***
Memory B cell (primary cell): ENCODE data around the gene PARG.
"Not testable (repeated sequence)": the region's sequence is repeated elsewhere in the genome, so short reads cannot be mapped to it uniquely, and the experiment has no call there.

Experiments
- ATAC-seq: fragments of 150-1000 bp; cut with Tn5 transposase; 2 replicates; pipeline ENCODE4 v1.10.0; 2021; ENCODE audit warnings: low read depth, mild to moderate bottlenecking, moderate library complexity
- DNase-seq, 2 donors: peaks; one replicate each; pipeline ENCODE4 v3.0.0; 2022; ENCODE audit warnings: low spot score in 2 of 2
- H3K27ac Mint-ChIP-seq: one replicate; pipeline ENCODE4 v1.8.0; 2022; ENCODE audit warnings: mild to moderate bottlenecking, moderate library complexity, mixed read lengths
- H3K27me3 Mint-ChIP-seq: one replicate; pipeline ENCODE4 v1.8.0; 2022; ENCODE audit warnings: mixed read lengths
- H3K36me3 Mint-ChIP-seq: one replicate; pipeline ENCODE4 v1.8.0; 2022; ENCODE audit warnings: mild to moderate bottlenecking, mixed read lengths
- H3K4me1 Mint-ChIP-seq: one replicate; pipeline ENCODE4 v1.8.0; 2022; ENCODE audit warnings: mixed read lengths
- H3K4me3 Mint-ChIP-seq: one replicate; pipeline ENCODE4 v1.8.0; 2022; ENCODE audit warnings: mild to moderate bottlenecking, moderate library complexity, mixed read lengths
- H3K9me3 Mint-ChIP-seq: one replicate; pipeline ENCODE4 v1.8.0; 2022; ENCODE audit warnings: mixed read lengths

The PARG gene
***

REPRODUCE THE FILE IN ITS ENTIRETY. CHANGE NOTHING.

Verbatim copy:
Memory B cell (primary cell): ENCODE data around the gene PARG.
"Not testable (repeated sequence)": the region's sequence is repeated elsewhere in the genome, so short reads cannot be mapped to it uniquely, and the experiment has no call there.

Experiments
- ATAC-seq: fragments of 150-1000 bp; cut with Tn5 transposase; 2 replicates; pipeline ENCODE4 v1.10.0; 2021; ENCODE audit warnings: low read depth, mild to moderate bottlenecking, moderate library complexity
- DNase-seq, 2 donors: peaks; one replicate each; pipeline ENCODE4 v3.0.0; 2022; ENCODE audit warnings: low spot score in 2 of 2
- H3K27ac Mint-ChIP-seq: one replicate; pipeline ENCODE4 v1.8.0; 2022; ENCODE audit warnings: mild to moderate bottlenecking, moderate library complexity, mixed read lengths
- H3K27me3 Mint-ChIP-seq: one replicate; pipeline ENCODE4 v1.8.0; 2022; ENCODE audit warnings: mixed read lengths
- H3K36me3 Mint-ChIP-seq: one replicate; pipeline ENCODE4 v1.8.0; 2022; ENCODE audit warnings: mild to moderate bottlenecking, mixed read lengths
- H3K4me1 Mint-ChIP-seq: one replicate; pipeline ENCODE4 v1.8.0; 2022; ENCODE audit warnings: mixed read lengths
- H3K4me3 Mint-ChIP-seq: one replicate; pipeline ENCODE4 v1.8.0; 2022; ENCODE audit warnings: mild to moderate bottlenecking, moderate library complexity, mixed read lengths
- H3K9me3 Mint-ChIP-seq: one replicate; pipeline ENCODE4 v1.8.0; 2022; ENCODE audit warnings: mixed read lengths

The PARG gene